Where Are the “Groups” Essential to Group Level Selection and the Origins of Religion?

Unfortunately, I am reading yet another book which claims that religion was specifically targeted by natural selection because it makes groups more prosocial and cohesive, thus giving them an advantage in warfare, etc. over other groups.  The author claims, of course, that this explains the evolutionary origin of religion.  Just so.

As is always the case with these types of books, the author does not mention a single group that might provide historical proof to support this hypothesis.  Obviously, we do not have any histories of Paleolithic hunter-gatherers, so we are not aware of any that identified themselves as a religious group.  Among historically known hunter-gatherers, I am not aware of any that identify themselves in terms of their “religious” beliefs.  In fact, I am not aware of any hunter-gatherer groups that identify themselves primarily or even secondarily in terms of their spiritual affiliations.  These are kinship based societies, and usually identify themselves simply as “the people.”  Because we can find no such groups among hunter-gatherers, it is highly unlikely that religion evolved — through group level selection — during the Paleolithic.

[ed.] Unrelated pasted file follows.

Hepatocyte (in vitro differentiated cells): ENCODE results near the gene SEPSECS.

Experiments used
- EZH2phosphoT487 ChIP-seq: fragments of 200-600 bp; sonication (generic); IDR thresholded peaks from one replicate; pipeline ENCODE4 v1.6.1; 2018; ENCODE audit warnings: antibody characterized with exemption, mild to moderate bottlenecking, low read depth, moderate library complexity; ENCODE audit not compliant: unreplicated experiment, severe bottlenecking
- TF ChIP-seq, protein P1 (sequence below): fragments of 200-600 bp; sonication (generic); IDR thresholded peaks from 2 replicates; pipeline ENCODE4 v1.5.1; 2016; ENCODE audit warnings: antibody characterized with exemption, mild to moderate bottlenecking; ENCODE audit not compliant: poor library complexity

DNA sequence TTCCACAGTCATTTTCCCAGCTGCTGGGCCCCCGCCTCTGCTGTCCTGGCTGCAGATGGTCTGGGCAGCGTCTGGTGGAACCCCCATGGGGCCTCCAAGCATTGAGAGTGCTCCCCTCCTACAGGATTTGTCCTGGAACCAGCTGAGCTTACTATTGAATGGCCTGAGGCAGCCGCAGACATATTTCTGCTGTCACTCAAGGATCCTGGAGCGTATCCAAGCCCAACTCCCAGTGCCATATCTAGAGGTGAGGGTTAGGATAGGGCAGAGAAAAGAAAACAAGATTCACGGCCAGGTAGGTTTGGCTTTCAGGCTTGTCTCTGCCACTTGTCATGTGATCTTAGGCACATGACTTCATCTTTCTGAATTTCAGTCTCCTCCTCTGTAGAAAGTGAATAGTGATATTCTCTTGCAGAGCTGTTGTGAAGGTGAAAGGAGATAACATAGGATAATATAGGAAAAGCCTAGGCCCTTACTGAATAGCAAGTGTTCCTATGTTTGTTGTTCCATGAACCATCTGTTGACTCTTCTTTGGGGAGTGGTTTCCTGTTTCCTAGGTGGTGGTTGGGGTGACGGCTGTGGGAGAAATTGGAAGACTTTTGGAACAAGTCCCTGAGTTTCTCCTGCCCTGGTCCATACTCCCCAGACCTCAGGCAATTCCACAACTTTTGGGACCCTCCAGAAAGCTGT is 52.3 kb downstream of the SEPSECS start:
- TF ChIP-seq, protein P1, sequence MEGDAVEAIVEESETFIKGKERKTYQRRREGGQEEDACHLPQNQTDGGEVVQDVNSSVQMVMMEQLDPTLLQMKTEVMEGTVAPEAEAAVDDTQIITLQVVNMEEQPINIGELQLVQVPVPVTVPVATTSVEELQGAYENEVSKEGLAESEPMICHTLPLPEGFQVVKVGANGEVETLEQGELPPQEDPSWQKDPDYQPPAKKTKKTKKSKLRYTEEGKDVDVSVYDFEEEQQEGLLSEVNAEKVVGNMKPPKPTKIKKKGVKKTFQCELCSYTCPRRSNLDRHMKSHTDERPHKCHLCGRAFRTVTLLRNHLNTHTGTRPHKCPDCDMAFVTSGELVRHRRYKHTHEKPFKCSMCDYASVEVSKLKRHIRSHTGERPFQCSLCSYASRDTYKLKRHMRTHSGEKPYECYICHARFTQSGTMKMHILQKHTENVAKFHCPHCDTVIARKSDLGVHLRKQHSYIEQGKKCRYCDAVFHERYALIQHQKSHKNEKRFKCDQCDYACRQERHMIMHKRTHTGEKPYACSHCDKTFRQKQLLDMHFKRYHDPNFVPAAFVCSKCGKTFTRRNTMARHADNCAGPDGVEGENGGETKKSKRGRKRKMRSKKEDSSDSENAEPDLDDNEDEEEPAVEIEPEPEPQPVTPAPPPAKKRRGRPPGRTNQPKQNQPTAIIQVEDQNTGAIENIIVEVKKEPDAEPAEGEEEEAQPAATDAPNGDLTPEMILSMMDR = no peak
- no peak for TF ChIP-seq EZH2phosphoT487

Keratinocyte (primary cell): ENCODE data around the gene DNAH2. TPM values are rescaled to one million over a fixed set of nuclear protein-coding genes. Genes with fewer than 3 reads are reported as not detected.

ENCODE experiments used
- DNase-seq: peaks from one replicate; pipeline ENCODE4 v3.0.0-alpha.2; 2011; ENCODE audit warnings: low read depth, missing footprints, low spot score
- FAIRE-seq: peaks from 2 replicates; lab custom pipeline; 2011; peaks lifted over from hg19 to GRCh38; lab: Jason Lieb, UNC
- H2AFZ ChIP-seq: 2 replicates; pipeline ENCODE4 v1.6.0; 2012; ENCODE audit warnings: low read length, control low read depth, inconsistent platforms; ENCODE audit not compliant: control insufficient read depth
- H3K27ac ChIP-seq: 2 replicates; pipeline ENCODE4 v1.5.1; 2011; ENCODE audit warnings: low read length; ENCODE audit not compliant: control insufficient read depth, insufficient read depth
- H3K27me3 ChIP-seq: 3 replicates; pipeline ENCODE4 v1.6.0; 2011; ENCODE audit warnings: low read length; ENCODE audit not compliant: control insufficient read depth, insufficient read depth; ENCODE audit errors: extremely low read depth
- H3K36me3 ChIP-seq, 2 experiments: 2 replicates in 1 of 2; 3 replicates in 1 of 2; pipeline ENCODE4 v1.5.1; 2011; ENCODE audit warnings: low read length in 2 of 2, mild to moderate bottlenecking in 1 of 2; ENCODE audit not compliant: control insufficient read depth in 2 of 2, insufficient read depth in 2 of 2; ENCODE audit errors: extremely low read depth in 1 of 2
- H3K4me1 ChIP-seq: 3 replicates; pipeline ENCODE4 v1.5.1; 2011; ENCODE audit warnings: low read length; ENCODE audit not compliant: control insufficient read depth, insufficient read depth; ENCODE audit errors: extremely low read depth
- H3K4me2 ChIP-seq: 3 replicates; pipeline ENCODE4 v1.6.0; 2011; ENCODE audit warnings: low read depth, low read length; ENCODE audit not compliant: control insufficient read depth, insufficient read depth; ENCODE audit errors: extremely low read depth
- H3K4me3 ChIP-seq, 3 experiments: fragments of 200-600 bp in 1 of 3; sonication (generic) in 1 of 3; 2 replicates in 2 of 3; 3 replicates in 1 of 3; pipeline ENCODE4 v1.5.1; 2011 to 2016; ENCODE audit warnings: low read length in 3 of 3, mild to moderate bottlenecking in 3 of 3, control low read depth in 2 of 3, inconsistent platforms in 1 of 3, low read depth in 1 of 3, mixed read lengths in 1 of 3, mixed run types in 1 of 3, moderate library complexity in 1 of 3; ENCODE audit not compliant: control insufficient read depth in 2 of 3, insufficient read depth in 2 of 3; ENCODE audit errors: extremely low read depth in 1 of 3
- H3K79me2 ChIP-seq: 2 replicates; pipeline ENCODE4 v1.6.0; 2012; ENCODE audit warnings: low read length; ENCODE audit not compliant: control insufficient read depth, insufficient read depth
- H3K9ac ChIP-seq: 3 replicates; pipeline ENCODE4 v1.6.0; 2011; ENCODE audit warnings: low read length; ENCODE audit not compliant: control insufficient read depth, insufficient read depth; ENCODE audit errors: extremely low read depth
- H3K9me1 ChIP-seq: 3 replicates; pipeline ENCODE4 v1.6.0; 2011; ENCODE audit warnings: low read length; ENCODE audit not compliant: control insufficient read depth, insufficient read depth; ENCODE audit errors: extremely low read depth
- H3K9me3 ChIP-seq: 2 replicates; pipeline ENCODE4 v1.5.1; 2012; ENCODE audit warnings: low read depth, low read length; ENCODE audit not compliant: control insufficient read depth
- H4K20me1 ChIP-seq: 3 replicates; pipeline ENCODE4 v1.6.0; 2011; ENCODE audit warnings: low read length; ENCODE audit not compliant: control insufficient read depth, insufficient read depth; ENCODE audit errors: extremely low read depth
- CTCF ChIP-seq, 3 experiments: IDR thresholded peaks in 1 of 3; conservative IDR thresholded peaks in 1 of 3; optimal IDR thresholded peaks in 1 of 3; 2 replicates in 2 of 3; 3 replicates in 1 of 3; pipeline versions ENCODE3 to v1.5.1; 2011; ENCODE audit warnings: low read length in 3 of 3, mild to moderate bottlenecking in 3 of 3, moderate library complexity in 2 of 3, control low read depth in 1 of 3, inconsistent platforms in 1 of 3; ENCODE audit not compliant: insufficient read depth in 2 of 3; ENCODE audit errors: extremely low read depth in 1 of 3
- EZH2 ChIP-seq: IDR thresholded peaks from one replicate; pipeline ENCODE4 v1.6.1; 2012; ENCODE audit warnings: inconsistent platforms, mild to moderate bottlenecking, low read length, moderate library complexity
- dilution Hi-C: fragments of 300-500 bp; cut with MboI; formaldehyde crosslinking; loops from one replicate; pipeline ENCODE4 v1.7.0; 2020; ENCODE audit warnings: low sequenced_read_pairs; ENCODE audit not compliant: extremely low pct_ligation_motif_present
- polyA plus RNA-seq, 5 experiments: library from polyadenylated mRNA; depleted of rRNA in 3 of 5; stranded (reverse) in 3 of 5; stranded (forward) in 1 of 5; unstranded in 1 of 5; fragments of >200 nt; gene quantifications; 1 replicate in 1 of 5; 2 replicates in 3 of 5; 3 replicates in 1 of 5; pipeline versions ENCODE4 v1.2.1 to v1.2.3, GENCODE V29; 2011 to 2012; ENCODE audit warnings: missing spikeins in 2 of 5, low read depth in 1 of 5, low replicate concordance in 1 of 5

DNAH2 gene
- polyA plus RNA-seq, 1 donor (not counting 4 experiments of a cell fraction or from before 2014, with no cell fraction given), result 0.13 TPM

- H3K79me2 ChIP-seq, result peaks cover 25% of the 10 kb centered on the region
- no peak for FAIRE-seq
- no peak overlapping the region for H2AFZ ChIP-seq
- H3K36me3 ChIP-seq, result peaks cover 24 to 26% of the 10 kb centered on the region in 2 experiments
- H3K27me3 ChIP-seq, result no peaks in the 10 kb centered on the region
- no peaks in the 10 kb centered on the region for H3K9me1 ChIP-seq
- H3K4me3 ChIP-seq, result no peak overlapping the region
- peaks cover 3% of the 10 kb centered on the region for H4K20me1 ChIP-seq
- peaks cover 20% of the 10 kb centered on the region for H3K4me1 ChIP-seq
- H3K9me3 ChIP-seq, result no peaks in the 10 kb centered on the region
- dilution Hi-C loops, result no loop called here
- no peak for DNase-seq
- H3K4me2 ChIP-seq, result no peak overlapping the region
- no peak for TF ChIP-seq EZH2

Turning from the Paleolithic to the Neolithic, we are still hard pressed to find any groups that define or identify themselves primarily in religious terms.  The first urban societies that appeared in Mesopotamia identified themselves with the city-state and the rulers of those city-states.  There were some recognized ethnic and linguistic divisions between them.  Because these city-states shared many of the same gods, they did not compete or war against one another on the basis of different religious beliefs. The same is true of early city-states in the Levant and India.

Truly, we do not find self-identified “religious” groups until fairly recently in history.  The Jews were one of the first.  No one contends that the Jews were the first to have “religion” or that the origins of religion are Jewish.

Given these facts, it is abundantly clear that religion did not evolve during the Paleolithic to bind groups together and give them advantages over other groups.  Until group level selectionists start citing specific historical examples of the groups necessary for their hypothesis, their arguments will remain speculative and unsupported.

If the groups they cite in support of their argument are recent — i.e., post Neolithic Revolution or historic — then their entire argument falls apart.  Religion obviously did not evolve over the past 5,000 years.  While there have been self-identified religious groups over the past 5,000 years that have used their religious identity to bind them together and compete against other groups, this has nothing to do with the evolution or origins of religion.

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One thought on “Where Are the “Groups” Essential to Group Level Selection and the Origins of Religion?

  1. Pingback: Contra Group Level Selection — George Williams (RIP)

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